The Census Bureau falsified unemployment data to make it appear that more people were working just as President Barack Obama sought a second term in the White House, a new report claimed Tuesday.
The official unemployment rate fell from 8.1 percent in August 2012 to 7.8 percent a month later, something Obama mentioned over and over while touting the success of his economic recovery plan in the final month of the election. The figures represented the biggest one-month gain in more than nine years.
But The New York Post reports
that two years earlier, Census had nabbed employee Julius Buckmon making up the data used for the unemployment report. Buckmon — who on paper conducted three times as many household interviews as his colleagues — told the Post that he did so at the directive of his superiors.
And Buckmon was not alone, according to the paper.
"A knowledgeable source says the deception went beyond one employee — that it escalated at the time President Obama was seeking reelection in 2012 and continues today," Post columnist John Crudele writes.
Jack Welch, former chairman and CEO of General Electric seemed to realize something was wrong at the time and tweeted that he thought something was wrong.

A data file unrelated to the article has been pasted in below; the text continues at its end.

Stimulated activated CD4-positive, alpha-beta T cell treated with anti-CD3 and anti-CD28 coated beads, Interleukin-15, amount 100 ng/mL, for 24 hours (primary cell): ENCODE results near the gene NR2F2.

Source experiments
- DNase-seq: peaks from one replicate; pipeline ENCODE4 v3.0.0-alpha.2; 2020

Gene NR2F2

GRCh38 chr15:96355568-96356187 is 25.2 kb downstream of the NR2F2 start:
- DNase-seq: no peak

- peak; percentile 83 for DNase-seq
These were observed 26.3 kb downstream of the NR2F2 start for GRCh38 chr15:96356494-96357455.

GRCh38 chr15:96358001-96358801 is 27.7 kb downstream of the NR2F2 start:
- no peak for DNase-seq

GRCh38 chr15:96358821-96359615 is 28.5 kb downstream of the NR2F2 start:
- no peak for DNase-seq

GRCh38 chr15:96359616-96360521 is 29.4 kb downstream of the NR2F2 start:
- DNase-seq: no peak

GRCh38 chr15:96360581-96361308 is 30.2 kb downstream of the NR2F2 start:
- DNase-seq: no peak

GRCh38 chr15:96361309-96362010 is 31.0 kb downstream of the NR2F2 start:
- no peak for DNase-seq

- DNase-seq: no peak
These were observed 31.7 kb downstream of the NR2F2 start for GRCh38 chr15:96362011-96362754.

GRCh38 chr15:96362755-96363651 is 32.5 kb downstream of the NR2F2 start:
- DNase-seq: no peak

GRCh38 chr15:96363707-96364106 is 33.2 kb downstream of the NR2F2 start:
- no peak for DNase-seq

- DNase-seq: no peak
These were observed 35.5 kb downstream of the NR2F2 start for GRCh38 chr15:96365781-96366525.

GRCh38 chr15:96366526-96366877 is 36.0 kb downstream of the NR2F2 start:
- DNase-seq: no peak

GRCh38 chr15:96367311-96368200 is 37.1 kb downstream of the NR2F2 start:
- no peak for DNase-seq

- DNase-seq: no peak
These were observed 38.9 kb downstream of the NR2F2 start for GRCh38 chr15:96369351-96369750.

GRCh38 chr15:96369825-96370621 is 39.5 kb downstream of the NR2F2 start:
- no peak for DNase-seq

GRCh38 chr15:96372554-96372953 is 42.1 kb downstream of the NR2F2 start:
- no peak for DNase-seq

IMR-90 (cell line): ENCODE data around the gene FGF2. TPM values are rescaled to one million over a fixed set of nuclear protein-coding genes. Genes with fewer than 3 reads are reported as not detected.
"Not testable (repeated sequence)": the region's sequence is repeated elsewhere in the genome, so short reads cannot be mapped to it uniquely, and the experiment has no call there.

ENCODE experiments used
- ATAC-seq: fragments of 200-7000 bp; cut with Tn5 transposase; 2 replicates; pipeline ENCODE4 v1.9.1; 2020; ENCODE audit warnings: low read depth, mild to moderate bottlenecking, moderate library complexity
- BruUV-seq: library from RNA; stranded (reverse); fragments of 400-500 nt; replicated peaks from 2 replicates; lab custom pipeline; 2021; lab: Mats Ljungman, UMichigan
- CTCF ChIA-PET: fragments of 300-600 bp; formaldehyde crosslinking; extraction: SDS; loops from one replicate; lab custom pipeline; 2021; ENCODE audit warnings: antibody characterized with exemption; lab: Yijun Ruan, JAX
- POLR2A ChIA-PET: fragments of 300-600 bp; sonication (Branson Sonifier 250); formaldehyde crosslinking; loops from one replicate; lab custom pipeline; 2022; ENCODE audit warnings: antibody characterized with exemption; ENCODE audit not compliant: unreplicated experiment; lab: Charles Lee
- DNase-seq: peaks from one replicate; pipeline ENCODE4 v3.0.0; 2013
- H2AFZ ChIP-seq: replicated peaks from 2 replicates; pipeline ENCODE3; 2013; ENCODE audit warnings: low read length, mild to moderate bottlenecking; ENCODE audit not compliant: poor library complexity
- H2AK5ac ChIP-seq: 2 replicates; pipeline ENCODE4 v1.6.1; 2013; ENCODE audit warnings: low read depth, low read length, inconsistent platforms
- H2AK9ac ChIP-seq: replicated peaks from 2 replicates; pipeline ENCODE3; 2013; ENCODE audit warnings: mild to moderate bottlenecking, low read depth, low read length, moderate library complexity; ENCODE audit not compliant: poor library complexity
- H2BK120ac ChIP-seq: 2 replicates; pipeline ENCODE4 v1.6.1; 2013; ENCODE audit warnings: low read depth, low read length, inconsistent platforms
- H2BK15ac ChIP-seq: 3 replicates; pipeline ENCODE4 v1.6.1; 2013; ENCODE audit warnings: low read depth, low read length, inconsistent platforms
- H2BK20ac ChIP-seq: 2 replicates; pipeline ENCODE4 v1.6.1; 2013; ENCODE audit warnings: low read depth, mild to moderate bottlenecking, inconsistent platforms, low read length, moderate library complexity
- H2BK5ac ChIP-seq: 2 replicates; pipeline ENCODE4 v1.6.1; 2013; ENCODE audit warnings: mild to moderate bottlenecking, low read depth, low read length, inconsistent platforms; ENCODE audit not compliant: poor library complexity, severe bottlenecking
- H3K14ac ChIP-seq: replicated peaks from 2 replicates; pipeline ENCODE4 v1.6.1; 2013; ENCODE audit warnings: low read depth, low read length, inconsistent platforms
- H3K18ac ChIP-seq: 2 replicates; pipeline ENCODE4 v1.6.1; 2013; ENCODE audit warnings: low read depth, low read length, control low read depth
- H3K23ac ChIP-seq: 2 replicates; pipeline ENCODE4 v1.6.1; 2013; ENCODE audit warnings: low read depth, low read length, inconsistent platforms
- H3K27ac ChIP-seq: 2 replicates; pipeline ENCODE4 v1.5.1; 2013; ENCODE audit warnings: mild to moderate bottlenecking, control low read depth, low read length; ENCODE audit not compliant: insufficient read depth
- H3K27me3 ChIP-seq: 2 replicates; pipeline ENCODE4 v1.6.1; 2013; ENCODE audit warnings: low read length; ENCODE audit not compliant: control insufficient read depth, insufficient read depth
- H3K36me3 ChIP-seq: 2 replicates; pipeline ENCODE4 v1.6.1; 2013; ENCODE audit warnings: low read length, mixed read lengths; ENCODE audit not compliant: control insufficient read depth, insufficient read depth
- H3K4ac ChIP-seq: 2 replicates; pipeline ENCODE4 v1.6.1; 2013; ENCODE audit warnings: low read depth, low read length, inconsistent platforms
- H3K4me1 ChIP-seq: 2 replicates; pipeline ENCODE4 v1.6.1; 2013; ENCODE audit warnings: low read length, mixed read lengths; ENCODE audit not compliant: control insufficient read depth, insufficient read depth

The story started in 2010, when the website GovernmentExecutive.com reported
that the Census Bureau had fired two supervisors in a New York field office after whistleblowers disclosed they were instructed to falsify data.
Census has six regions from which surveys are conducted and the New York and Philadelphia regions had been coming up short on the number of responses to its surveys, according to what Buckmon told the Post. He helped Philadelphia fill the gaps with fake interviews, he said, inventing people and saying they had jobs or filling out surveys for people who didn’t answer their doors or telephones.
His actions, and those of countless other Census employees, would boost the number of
people saying they have jobs.
The Census, a scientific poll, is supposed to interview 60,000 households to determine each month’s jobless number, which is currently 7.3 percent. Each household represents 5,000 U.S. homes.
Census did not publicly disclose the falsification and never informed the U.S. Labor Department that the data was tainted, according to the Post.
© 2014 Newsmax. All rights reserved.